DVD Review by Kam Williams
Headline: Grieving-Mom Gets 2nd Chance at Love in Faith-Based Morality Play
Jada Davis (Siena Goines) is at her wit’s end after her husband dies in a car crash. Because he was driving drunk, his life insurance company refuses to honor the policy. So, it’s not long before she falls behind in mortgage payments and loses her house. This means, she ends up living in her car and on the streets, which is no place for a single-mom with a couple of bourgie teenagers used to middle-class creature comforts.
But that’s just the plight facing this grieving widow, along with her son, Jamal (Jason Weaver), and her daughter, Jasmine (Jennifer Freeman). This is the softball setup of Jada, directed by Robert Johnson, one of those predictable, faith-based morality plays popularized by Tyler Perry where a knight in shining armor comes along to save the damsel in distress.
In this case, there are actually two guys who come to the rescue. First, the local pastor, Reverend Terrence Mayweather (Clifton Powell), finds the fractured family a place in the projects. He then introduces Jada to Simon Williams (Rockmund Dunbar), a recently-paroled ex-con with 2 strikes against him. He’s determined to keep his nose clean because one more felony conviction and he’ll be put away for life.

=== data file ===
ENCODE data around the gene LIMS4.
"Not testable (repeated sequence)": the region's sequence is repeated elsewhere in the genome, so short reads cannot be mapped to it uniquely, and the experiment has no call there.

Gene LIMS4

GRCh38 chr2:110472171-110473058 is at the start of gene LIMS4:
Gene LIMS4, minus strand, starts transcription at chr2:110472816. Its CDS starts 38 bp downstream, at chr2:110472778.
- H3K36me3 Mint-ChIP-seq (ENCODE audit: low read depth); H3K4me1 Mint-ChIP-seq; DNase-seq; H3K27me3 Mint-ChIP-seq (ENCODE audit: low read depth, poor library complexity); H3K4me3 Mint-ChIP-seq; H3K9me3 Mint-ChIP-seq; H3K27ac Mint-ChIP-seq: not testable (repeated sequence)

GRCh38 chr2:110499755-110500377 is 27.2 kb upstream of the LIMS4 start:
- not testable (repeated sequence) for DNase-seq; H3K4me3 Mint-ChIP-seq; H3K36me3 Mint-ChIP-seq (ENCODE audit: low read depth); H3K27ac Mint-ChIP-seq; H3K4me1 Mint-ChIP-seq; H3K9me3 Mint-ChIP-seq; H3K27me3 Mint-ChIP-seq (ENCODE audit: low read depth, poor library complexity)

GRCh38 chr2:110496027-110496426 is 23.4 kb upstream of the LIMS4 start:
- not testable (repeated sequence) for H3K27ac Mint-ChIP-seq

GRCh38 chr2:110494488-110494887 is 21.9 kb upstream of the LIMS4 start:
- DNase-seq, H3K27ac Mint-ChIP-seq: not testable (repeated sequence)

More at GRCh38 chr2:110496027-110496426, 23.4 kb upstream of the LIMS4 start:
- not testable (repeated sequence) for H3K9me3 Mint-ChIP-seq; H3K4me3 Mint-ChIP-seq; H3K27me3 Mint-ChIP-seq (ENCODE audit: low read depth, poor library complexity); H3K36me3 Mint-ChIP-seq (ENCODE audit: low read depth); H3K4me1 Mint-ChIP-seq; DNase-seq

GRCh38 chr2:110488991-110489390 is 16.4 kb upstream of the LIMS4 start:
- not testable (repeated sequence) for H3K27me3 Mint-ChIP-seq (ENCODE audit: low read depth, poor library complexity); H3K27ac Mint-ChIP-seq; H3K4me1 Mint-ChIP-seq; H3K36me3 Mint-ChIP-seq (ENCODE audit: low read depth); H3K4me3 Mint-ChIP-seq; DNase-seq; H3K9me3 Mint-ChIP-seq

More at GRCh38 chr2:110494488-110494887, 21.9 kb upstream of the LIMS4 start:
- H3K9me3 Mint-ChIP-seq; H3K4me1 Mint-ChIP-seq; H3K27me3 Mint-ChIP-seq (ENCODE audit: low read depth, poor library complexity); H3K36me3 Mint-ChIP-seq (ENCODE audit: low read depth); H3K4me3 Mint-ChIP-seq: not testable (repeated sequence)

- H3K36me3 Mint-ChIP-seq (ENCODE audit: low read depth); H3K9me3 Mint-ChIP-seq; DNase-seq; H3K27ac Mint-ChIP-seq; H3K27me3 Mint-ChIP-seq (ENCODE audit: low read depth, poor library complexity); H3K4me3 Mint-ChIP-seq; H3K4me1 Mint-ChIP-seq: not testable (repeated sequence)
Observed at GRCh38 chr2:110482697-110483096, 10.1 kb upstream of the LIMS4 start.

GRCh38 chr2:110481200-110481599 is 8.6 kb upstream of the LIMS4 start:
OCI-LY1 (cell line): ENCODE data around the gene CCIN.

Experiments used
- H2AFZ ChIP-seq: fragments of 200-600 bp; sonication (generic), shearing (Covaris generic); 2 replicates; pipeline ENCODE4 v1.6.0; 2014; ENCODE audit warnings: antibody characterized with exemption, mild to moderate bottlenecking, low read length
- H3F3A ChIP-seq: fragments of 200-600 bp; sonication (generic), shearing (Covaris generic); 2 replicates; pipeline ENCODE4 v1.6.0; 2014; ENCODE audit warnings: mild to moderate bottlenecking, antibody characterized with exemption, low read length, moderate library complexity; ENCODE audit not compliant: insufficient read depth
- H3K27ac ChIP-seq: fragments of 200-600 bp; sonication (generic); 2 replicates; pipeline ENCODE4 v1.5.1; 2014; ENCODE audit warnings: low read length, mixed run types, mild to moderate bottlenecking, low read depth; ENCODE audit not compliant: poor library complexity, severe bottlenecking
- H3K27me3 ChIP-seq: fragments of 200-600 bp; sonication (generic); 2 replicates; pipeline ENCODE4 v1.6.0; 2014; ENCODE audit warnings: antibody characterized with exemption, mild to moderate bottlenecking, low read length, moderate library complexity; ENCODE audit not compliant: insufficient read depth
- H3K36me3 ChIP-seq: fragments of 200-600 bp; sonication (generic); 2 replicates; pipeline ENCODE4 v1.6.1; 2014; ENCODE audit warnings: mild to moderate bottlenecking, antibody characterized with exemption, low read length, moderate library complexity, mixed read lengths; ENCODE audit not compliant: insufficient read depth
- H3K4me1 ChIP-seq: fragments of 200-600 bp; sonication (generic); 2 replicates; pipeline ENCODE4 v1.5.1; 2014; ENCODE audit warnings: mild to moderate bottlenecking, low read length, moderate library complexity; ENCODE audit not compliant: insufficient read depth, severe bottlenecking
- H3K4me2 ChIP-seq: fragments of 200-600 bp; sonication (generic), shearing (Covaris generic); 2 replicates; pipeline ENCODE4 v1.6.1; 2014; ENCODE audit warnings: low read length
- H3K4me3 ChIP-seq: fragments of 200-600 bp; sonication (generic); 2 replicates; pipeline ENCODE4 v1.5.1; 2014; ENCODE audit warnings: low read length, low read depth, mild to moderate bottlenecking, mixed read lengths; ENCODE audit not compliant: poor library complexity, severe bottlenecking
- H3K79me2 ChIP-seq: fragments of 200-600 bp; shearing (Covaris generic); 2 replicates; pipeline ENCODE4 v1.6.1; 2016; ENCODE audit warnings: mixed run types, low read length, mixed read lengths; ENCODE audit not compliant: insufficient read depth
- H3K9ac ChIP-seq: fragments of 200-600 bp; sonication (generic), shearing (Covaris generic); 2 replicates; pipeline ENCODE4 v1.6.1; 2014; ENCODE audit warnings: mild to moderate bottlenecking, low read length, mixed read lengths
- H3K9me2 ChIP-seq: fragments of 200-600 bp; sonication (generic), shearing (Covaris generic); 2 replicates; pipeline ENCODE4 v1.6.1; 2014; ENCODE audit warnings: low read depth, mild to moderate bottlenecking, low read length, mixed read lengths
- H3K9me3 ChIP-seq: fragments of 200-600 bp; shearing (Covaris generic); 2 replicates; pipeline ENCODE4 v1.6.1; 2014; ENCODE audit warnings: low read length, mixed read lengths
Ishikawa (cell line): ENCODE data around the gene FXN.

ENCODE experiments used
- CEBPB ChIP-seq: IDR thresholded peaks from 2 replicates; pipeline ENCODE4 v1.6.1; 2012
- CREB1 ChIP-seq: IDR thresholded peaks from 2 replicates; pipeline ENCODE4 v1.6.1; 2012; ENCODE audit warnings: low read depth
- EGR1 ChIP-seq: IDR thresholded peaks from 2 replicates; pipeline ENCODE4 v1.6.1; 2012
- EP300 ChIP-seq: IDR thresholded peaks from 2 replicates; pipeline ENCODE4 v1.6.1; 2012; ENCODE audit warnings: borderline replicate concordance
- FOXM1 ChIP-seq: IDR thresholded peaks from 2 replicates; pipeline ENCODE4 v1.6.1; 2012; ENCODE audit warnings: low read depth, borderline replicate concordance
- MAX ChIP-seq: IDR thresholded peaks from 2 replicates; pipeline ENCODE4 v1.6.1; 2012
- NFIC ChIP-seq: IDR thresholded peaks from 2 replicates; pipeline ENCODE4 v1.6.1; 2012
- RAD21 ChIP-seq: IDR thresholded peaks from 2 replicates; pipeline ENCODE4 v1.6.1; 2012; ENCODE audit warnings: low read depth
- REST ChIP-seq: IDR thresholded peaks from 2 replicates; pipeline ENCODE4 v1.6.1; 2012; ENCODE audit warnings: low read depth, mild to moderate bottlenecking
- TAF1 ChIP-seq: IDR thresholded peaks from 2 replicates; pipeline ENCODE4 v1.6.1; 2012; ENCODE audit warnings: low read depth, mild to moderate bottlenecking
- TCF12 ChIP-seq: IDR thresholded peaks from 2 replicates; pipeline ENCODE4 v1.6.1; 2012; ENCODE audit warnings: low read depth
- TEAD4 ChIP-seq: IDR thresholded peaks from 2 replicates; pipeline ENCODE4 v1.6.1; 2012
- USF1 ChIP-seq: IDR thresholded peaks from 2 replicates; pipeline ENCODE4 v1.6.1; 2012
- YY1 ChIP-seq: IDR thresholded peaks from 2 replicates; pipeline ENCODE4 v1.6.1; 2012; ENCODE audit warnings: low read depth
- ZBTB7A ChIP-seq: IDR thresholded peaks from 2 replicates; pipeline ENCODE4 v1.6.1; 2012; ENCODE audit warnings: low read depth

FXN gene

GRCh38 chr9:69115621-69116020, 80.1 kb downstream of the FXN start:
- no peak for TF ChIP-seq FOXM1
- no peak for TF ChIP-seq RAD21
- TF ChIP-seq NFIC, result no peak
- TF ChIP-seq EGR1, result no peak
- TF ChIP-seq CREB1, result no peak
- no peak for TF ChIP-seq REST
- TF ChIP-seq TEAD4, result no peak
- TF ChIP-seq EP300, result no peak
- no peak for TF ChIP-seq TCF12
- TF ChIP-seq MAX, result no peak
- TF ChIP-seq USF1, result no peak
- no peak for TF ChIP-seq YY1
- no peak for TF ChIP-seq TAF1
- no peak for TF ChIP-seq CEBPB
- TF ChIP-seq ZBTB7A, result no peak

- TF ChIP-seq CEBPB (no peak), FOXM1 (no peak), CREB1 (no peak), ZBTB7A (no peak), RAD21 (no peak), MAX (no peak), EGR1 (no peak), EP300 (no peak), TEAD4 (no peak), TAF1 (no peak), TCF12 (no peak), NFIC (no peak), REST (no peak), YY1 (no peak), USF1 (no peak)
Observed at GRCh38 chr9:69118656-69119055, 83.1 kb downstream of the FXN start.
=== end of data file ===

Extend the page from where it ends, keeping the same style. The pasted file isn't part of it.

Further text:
The former gang member is even willing to serve as a mentor to Jamal, to keep the boy on the straight and narrow path so his mom, a good Christian woman, can take a job as a paralegal to get off welfare. Nonetheless, sparks soon start to fly between hunky Simon and well-preserved Jada, and they decide to be discrete and to get a motel room.
When their lust blossoms into love and public displays of affection, a major fly in the ointment is Jama who feels that he was used by the dude to get to his mother. Not to worry. “Miracles do happen!” as his sister, the film’s narrator, waxes romantic, during the pat happily-ever-after finale.
What do you expect when a film’s theme song features lyrics like, “Christ is there and knows how much you can bear.”
Good (2 stars)
Running time: 89 minutes
Studio: Vivendi Entertainment